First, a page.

Tulum & More Cenotes
We had a serious problem – we hadn’t done any washing in around 3 weeks and we’d pretty much run out clean clothes to wear. We decided to drive down to Tulum to find a laundry and go to visit the ruins at the same time. Its only about 40k down the road and we got there fairly early before we realised that it was Sunday and everything was shut – you can lose track of days really easily when travelling.
As we’d have to wait until the next day to get our washing done we decided to spent the morning checking out the ruined Oceanside city of Tulum.
Tulum was built in the Late Post-Classic period so is younger than most of the big cities that we have seen having only been started after 1200 AD. However this meant that it was still in use when the Spanish arrived in the early Sixteenth century. The site continued to be used even into the Caste Wars of the 1890’s when Mayans held the site against the Mexican Army for over 25 years.
To be honest the ruins aren’t that great – there aren’t any towering temples or massive acropolii but they city is built on cliffs overlooking the Caribbean and has a stunning outlook. The ruins even have their own beach which seems to get ridiculously crowded with tourists.
The weather was really hot so by the time we’d walked around the site we were ready for the beach. We drove back up the coast a bit to a place called Xpu-ha which has a couple of small guest houses on the beach which allow RV’s to park. We spent the afternoon on the beach and in the water.
The next morning we were up early to get back to Tulum and get our washing done – oh the excitement of the travelling lifestyle. We found out that our washing would take until 6pm that evening so we were stuck in Tulum for the day.
Sometimes the most unexpected things are the best when you are travelling and so it turned out today. We decided to go to Gran Cenote first thing.
This Cenote was amazing. At first glance the cenote didn’t look much but once you were in the water and snorkelling round the edges you realised that there were some amazing caves hidden under the edges of the rock. One in particular was a great big cave with some serious decoration in the form of stalactites.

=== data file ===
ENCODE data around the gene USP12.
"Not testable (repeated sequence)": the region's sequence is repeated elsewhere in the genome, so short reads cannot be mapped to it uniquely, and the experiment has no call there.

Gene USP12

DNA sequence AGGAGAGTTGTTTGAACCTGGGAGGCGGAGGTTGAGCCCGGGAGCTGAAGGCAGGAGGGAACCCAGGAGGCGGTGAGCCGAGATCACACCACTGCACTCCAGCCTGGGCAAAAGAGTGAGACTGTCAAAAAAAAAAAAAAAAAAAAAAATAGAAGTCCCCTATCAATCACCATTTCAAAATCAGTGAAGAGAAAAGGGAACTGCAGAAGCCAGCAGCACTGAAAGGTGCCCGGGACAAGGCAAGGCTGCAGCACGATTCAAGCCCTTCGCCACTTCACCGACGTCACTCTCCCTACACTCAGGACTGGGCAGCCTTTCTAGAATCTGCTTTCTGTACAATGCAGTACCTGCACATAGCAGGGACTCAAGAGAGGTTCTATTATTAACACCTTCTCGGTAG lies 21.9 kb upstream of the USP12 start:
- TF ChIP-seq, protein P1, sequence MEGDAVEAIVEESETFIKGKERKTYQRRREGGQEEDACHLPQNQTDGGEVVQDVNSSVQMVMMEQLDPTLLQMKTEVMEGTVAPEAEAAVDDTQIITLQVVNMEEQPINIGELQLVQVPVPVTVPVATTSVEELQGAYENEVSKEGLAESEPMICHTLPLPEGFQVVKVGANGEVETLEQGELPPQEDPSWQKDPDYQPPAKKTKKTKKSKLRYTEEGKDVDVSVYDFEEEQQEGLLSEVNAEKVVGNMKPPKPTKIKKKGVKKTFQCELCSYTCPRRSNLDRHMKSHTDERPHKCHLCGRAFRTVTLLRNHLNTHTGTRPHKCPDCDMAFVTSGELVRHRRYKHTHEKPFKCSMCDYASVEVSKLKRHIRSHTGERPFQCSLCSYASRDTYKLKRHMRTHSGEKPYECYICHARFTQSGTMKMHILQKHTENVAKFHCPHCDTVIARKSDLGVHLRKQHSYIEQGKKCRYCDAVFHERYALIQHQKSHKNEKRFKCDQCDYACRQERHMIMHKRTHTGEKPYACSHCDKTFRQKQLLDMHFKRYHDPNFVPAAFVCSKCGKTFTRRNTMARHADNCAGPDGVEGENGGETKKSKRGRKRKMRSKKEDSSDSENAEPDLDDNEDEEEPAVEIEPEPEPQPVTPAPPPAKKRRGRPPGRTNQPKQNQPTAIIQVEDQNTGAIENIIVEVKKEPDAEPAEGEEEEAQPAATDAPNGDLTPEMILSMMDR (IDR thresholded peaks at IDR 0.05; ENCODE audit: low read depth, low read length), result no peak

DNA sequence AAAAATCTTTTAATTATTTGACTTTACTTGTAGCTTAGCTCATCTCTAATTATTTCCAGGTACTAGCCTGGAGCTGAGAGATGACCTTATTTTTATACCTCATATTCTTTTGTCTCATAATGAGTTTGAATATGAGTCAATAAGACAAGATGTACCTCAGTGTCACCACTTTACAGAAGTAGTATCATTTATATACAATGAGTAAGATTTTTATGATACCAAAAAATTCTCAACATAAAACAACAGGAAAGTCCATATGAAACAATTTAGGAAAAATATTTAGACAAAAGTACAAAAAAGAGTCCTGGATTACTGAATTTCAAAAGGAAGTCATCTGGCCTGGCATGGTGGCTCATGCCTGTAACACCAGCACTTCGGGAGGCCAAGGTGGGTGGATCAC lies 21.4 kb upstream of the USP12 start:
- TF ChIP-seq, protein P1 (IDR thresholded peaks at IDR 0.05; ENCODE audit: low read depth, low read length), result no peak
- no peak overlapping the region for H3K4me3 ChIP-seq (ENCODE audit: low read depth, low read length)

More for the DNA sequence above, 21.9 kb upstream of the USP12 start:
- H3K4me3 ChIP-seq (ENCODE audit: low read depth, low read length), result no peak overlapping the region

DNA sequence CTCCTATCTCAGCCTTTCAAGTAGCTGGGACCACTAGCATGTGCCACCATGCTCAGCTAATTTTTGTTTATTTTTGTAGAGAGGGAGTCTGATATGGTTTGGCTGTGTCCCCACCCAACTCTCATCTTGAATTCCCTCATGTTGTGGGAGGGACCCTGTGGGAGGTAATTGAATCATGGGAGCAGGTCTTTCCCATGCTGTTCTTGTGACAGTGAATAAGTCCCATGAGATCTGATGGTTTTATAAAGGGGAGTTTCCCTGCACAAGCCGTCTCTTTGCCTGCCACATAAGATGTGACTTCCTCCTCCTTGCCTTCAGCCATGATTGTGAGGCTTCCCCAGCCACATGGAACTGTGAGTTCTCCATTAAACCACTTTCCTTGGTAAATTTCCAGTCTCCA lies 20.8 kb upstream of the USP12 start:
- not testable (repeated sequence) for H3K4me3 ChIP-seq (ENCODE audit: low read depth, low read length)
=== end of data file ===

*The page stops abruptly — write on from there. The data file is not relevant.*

There was also a 2nd cenote linked to the first by a tunnel. The second one was very shallow except the water dropped off round the edges into deep caves. Snorkelling round here I found a big freshwater turtle but it wasn’t really interested in hanging round !
After spending a couple of hours and Gran Cenote we drove to another Cenote – Casa Cenote which was a couple of miles down the road. This Cenote is very different in that it looks more like a river than a cavern. However it is only 20m from the sea and at the seaward end there is a deep cave that looks like it leads out to the sea. The water in the cenote was brackish so there is obviously a link to the sea.
The cenote itself is quite long and is actually a number of collapsed cenotes which have all merged together. There are mangroves lining the sides walls of the cenote which are home to thousands of juvenile fish. This in turn has attracted some predators both in the form of birds and fish to the cenotes.
Swimming in these cenotes was really different to the ones that we dived in and really good fun.
We decided to find somewhere in Tulum to spend the night so drove down the beach road. At the end of a short but rough track we found a little beach bar that also does camping. The Tulum beach is gorgeous and so less poncey than further North. If you are looking for the “real” Yucatan then head down here – its also way cheaper than further North.
After we finally got our washing back we set out for Belize. It’s fairly long drive to the border though so we stopped off at Chetumal in one of nicest campgrounds we’ve been too (Yax-ha). We parked right on the sea along a sea wall with an orderly row of cannons on it. There was a swimming pool and a nice restaurant. We could have stayed here longer but the road was calling.